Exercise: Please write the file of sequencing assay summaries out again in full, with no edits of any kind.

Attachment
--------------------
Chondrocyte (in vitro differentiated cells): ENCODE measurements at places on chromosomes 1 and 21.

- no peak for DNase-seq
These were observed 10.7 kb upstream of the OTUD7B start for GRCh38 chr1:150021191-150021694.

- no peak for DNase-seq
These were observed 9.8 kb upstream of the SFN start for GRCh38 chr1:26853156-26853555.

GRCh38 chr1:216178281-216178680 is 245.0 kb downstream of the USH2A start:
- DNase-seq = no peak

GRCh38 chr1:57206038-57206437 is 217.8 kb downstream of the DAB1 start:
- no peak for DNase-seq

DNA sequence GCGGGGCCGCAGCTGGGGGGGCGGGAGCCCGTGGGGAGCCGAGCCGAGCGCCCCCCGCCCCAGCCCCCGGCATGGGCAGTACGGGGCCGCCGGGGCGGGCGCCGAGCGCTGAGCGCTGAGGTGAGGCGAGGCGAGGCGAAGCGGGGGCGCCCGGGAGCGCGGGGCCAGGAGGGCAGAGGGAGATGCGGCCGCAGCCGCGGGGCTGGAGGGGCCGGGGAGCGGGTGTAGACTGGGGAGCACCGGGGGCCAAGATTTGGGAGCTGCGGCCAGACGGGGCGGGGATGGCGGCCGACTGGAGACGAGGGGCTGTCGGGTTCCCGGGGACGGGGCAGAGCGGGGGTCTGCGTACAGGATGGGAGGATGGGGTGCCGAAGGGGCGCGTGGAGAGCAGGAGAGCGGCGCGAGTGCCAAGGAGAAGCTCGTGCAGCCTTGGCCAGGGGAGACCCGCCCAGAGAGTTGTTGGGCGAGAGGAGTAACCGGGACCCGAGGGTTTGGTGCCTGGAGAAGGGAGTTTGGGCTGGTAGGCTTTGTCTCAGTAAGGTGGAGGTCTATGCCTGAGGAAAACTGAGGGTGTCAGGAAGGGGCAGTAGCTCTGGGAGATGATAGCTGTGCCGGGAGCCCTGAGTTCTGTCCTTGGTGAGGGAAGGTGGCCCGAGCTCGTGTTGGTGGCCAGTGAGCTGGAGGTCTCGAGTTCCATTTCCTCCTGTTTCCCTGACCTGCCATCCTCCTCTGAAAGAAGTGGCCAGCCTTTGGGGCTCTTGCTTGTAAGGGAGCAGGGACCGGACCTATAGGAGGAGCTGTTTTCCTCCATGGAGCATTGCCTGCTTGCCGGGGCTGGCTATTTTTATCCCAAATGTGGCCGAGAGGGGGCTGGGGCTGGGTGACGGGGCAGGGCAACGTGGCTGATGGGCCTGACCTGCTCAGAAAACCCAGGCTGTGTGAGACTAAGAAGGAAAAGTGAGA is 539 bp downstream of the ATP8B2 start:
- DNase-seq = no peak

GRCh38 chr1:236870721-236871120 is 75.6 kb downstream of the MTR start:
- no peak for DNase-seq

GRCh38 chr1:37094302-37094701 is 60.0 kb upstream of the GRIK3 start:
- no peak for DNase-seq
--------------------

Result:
Chondrocyte (in vitro differentiated cells): ENCODE measurements at places on chromosomes 1 and 21.

- no peak for DNase-seq
These were observed 10.7 kb upstream of the OTUD7B start for GRCh38 chr1:150021191-150021694.

- no peak for DNase-seq
These were observed 9.8 kb upstream of the SFN start for GRCh38 chr1:26853156-26853555.

GRCh38 chr1:216178281-216178680 is 245.0 kb downstream of the USH2A start:
- DNase-seq = no peak

GRCh38 chr1:57206038-57206437 is 217.8 kb downstream of the DAB1 start:
- no peak for DNase-seq

DNA sequence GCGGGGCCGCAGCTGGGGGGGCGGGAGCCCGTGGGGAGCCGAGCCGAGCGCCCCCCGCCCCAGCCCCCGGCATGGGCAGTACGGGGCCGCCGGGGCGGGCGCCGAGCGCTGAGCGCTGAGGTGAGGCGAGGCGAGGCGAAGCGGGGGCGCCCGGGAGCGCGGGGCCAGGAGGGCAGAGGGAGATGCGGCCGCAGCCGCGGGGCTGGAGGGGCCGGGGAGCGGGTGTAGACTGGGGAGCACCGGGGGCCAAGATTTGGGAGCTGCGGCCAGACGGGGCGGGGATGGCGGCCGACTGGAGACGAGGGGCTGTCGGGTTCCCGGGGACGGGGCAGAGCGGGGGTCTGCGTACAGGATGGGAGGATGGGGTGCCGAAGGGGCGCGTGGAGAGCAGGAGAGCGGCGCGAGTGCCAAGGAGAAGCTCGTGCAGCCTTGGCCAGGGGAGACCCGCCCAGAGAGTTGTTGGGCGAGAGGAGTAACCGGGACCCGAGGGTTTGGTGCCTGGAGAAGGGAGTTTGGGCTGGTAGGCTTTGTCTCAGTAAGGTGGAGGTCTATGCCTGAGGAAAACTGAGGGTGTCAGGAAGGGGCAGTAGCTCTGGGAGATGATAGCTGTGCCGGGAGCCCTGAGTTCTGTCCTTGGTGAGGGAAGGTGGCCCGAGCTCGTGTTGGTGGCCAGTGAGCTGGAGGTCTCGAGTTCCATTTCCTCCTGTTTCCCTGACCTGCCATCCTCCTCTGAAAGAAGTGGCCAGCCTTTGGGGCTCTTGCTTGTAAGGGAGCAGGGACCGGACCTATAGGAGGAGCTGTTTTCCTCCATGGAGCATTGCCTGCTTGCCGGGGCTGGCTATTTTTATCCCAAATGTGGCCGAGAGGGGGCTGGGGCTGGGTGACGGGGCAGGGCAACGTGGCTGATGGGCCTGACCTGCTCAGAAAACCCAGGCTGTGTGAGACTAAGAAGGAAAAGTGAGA is 539 bp downstream of the ATP8B2 start:
- DNase-seq = no peak

GRCh38 chr1:236870721-236871120 is 75.6 kb downstream of the MTR start:
- no peak for DNase-seq

GRCh38 chr1:37094302-37094701 is 60.0 kb upstream of the GRIK3 start:
- no peak for DNase-seq